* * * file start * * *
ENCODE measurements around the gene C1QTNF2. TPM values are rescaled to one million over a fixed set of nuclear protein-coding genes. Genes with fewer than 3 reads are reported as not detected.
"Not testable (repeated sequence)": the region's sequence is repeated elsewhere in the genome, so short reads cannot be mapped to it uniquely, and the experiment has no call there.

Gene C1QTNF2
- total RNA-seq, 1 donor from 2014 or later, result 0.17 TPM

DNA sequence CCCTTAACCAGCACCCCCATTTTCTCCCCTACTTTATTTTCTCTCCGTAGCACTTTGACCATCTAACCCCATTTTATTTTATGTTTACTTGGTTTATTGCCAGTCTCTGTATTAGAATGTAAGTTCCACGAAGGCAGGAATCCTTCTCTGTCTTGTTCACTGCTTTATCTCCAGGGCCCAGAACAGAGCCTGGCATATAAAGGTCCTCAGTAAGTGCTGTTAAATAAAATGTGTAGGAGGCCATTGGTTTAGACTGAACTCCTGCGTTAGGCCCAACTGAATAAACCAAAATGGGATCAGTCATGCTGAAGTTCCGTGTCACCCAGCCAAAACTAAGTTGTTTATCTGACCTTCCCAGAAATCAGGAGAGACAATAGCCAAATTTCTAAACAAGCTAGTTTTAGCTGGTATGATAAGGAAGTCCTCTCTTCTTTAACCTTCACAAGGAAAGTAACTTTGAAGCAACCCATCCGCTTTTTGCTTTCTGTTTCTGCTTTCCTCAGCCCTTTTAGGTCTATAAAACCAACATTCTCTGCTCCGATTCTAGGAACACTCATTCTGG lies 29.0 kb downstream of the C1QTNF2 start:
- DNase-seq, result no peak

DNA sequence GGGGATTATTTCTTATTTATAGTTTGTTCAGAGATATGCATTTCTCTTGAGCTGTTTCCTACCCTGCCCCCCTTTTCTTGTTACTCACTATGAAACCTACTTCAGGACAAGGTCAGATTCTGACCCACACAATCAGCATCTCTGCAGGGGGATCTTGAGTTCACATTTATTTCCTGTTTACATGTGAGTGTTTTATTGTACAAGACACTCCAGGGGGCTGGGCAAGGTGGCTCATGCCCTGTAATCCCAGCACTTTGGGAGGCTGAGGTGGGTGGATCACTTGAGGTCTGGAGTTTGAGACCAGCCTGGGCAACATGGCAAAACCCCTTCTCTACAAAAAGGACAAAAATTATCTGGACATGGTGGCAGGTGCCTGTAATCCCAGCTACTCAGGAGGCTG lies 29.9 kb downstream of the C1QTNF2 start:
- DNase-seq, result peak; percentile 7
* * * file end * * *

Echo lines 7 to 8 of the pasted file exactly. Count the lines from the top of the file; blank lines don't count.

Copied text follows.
DNA sequence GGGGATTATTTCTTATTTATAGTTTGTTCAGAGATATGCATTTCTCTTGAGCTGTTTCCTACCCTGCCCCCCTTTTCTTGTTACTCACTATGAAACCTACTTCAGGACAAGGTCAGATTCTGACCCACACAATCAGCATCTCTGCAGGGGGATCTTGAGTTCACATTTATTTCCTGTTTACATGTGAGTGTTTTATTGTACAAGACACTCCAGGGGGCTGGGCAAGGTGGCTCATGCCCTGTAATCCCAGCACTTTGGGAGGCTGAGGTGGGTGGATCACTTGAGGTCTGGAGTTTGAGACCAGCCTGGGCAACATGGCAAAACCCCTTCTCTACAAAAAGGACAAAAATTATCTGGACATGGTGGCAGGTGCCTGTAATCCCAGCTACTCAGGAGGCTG lies 29.9 kb downstream of the C1QTNF2 start:
- DNase-seq, result peak; percentile 7